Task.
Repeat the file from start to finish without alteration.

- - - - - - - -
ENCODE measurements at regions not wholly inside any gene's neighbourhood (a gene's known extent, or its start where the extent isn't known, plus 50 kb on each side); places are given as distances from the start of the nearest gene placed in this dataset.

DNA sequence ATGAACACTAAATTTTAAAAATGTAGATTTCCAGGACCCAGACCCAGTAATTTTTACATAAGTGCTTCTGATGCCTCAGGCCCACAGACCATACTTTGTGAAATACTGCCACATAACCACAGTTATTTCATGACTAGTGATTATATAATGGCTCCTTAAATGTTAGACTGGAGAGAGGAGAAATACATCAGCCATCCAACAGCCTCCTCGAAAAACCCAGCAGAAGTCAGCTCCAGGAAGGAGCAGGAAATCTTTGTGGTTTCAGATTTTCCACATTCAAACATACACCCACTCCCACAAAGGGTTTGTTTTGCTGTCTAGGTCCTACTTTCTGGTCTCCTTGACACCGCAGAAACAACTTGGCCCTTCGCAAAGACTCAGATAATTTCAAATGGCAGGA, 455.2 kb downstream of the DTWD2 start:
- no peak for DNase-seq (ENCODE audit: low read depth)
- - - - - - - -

ENCODE measurements at regions not wholly inside any gene's neighbourhood (a gene's known extent, or its start where the extent isn't known, plus 50 kb on each side); places are given as distances from the start of the nearest gene placed in this dataset.

DNA sequence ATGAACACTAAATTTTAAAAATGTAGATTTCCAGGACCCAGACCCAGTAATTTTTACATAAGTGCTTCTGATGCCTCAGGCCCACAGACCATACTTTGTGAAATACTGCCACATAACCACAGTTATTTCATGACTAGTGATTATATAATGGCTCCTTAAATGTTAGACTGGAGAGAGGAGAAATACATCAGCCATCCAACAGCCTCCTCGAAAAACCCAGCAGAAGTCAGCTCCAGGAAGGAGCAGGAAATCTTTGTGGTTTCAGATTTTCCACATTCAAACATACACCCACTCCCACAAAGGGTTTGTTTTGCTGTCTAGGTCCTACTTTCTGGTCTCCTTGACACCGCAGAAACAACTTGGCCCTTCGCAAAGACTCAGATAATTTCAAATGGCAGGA, 455.2 kb downstream of the DTWD2 start:
- no peak for DNase-seq (ENCODE audit: low read depth)